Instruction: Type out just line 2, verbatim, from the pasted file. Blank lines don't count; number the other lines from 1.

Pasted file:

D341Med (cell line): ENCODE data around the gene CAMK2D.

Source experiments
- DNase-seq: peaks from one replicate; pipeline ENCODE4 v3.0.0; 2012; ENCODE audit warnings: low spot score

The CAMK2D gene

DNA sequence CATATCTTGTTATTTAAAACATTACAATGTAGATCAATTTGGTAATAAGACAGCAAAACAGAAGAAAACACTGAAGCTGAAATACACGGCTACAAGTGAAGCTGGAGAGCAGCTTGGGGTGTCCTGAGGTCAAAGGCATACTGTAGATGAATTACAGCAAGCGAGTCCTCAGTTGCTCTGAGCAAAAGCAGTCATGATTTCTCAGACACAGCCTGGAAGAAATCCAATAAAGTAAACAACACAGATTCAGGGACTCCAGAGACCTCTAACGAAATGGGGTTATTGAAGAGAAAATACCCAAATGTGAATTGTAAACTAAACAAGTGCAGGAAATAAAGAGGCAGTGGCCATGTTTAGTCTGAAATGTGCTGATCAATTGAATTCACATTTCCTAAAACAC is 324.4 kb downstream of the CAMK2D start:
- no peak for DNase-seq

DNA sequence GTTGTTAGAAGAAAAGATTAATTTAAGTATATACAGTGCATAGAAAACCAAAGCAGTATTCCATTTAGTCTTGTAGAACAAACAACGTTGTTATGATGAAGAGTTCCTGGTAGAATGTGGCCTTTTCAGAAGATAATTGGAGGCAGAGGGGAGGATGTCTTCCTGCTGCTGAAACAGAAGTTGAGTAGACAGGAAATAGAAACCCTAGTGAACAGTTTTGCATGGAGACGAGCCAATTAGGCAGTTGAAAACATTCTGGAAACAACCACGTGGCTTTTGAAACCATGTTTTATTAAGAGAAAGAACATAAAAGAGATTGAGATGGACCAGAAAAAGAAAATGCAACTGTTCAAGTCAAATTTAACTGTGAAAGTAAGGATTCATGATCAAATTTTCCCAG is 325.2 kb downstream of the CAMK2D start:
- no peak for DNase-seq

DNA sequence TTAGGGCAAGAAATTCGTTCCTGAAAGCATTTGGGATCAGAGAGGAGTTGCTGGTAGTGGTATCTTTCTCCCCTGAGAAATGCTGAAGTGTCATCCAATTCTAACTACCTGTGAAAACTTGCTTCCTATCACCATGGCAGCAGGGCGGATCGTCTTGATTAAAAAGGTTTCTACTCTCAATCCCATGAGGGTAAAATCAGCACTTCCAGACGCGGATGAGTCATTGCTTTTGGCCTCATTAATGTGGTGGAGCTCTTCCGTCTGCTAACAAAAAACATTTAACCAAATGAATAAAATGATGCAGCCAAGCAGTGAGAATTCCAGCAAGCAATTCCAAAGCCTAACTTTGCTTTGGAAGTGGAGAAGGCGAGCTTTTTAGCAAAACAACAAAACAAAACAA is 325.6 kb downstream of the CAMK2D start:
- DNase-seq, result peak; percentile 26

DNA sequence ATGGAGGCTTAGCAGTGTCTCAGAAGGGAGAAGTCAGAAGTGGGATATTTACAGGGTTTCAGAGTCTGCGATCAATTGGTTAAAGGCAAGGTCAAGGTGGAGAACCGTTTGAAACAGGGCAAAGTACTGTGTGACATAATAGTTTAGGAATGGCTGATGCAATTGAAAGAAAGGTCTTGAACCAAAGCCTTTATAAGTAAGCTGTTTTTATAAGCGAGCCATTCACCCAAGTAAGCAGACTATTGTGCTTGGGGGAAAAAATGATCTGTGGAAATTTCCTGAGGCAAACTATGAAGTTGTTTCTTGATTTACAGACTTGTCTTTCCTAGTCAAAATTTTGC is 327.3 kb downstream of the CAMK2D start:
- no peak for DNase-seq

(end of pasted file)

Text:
Source experiments